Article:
I've been reviewing books for sites like Amazon for many years now, and it dismays me that Amazon found it necessary to post a minimum word count for reviews. It further dismays me that it's only 20 words. If that's all you have to say about a book, why bother?

And why waste everyone else's time with such drivel? As a reader of such reviews, I feel like I am being told that I do not matter. The flippancy of people who write these terse "reviews" is insulting to the authors also, I would suspect.

This sound bite blathering taking the place of any actual communication is increasingly a problem in our mindless, blog-posting Webosphere. Sadly, Google rewards such pointlessness as "content" so we just get more if this inanity.

My reviews, contrary to current (non) standards, actually tell you about the book. I always got an "A" on a book review I did as a kid (that's how I remember it anyhow, and it's my story so I'm sticking to it). A book review contains certain elements and has a logical structure. It informs the reader about the book.

A book review may also tell the reader whether the reviewer liked it, but revealing a reviewer's personal taste is not necessary for an informative book review.

About your reviewer

  • Books are a passion of mine. I read dozens of them each year, plus I listen to audio books.
  • Most of my "reading diet" consists of nonfiction. I think life is too short to use your limited reading time on material that has little or no substance. That leads into my next point...
  • In 1990, I stopped watching television. I have not missed it. At all.
  • I was first published as a preteen. I wrote an essay, and my teacher submitted it to the local paper.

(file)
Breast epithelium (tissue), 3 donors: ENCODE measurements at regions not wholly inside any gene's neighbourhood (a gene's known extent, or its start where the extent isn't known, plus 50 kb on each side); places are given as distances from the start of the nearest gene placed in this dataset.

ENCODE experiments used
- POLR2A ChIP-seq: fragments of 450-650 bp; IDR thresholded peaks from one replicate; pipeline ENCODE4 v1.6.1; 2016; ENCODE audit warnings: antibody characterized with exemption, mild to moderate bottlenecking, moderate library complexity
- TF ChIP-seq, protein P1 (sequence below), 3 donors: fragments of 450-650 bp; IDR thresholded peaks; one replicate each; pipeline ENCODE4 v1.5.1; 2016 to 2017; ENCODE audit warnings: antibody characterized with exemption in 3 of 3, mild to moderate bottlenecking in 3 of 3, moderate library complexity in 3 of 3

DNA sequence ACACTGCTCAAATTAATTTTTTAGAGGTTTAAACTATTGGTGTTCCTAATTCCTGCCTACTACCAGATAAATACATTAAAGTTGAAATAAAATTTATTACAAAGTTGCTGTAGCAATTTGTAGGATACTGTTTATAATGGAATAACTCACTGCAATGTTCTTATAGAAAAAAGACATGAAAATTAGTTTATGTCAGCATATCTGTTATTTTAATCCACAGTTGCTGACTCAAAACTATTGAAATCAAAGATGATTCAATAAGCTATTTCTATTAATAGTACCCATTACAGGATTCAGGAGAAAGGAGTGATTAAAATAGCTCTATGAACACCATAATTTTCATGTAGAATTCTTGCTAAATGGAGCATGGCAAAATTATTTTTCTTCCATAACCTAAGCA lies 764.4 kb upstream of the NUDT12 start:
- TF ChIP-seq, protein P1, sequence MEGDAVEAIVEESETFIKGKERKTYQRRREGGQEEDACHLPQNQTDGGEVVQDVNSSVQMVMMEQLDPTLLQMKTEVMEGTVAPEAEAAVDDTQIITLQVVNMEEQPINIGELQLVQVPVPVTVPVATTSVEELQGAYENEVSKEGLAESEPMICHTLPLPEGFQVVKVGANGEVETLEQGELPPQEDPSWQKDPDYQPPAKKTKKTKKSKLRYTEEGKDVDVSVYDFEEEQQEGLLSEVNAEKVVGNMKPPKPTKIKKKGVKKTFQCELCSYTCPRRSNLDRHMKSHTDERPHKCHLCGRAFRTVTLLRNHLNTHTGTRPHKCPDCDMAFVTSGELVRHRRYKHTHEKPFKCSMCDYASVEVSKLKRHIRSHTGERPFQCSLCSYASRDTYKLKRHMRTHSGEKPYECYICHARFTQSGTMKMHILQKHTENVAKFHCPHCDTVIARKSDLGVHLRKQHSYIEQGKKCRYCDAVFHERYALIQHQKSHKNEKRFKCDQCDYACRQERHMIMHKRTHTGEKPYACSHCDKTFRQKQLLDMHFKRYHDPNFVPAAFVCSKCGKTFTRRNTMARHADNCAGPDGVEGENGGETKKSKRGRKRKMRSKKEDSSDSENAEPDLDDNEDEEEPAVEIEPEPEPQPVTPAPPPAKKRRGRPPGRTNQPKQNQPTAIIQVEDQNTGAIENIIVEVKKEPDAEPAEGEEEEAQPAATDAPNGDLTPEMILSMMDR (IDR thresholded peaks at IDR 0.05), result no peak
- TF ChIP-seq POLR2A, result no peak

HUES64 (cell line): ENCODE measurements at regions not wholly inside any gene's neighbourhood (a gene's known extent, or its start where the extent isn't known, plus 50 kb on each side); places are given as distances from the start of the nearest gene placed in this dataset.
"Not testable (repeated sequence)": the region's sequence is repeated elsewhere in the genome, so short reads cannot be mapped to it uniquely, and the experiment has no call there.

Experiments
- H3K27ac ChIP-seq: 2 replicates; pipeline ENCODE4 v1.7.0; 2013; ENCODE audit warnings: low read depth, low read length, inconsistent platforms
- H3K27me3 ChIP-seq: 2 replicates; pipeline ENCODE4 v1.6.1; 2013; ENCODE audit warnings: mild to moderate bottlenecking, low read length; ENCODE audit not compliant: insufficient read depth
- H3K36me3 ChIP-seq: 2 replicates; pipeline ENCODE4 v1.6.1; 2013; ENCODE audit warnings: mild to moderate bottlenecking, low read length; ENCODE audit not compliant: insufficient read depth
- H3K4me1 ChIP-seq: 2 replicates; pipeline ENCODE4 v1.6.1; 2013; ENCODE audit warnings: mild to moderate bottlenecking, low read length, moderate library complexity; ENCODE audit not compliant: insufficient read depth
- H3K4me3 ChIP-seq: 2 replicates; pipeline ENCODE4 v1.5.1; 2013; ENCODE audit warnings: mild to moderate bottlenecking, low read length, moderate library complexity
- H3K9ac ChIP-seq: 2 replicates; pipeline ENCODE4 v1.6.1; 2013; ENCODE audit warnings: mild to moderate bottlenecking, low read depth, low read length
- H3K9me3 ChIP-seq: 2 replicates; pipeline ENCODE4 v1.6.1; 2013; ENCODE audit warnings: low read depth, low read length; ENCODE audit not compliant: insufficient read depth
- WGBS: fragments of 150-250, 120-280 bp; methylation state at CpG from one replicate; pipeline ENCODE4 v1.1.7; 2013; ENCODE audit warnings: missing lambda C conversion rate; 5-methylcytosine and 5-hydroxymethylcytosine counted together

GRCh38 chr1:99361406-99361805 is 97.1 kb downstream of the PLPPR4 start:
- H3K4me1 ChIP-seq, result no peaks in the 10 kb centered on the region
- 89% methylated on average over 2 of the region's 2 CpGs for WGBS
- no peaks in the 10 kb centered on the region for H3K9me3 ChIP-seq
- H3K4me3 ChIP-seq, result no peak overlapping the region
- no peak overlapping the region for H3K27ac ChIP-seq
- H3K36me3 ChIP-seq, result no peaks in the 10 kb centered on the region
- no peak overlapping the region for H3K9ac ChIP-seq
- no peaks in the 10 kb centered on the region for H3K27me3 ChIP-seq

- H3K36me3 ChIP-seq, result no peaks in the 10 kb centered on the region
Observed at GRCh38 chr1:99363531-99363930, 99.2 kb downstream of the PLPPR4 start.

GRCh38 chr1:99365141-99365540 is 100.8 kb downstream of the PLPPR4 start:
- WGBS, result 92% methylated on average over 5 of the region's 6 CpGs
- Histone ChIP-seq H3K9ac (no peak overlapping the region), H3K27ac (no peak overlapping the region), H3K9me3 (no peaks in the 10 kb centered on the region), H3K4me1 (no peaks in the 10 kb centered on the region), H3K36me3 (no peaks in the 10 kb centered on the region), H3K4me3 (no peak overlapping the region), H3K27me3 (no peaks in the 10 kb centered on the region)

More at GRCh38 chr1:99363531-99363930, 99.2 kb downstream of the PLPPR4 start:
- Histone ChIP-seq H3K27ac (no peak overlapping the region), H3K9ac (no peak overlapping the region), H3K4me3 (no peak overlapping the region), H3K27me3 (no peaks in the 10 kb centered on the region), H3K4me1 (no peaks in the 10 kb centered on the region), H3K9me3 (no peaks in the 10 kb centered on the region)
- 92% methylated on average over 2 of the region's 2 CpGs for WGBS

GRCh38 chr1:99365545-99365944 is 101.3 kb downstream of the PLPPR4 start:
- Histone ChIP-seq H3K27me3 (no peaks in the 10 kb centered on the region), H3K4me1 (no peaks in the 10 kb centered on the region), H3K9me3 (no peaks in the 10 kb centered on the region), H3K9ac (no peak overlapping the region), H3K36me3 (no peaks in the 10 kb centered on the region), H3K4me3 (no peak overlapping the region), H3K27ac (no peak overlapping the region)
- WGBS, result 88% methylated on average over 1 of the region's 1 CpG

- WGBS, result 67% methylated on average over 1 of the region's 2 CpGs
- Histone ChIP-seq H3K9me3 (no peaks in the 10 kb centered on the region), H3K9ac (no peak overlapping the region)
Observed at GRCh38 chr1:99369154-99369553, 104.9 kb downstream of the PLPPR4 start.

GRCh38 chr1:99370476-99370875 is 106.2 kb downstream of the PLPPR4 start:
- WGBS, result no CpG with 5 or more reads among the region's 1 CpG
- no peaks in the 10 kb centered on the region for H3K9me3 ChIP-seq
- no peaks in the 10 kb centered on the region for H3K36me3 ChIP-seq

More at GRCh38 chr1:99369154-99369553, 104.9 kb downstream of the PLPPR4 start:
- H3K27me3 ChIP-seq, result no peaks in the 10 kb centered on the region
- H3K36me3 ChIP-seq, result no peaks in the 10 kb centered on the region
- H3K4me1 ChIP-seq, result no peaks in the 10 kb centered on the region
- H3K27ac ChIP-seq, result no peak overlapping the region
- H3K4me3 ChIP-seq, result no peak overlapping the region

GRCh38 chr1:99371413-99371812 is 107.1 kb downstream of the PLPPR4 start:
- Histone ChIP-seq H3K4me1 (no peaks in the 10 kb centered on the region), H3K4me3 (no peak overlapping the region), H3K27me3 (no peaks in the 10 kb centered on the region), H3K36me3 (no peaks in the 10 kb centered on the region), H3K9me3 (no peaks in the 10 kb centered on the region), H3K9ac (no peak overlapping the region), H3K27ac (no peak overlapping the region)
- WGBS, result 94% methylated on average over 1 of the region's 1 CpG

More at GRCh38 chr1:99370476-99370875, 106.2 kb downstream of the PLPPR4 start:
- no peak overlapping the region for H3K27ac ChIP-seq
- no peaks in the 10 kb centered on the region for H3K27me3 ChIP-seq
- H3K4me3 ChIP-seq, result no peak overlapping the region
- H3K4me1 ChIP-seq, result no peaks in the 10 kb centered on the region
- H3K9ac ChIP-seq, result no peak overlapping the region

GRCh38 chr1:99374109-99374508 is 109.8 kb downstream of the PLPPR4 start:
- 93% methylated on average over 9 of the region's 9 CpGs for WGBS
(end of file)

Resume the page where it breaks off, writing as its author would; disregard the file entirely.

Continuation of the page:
• For six years, I worked as an editor for a trade publication. I left that job in 2002, and still do freelance editing and authoring for that publication (and for other publications).
  • No book has emerged from my mind onto the best-seller list. So maybe I'm presumptuous in judging the work of others. Then again, I do more describing than judging in my reviews. And I have so many articles now published that I stopped counting them at 6,000. When did I stop? Probably 20,000 articles ago! (It's been a while).
  • I have an engineering degree and an MBA, among other "quant" degrees. That helps explain my methodical approach toward reviews.
  • You probably don't know anybody who has made a perfect or near perfect score on a test of Standard Written English. I have. So, a credential for whatever it's worth.

About reading style

No, I do not "speed read" through these. That said, I do read at a fast rate. But, in contrast to speed reading, I read everything when I read a book for review.

Speed reading is a specialized type of reading that requires skipping text as you go. Using this technique, I've been able to consistently "max out" a speed reading machine at 2080 words per minute with 80% comprehension. This method is great if you are out to show how fast you can read. But I didn't use it in graduate school and I don't use it now. I think it takes the joy out of reading, and that pleasure is a big part of why I read.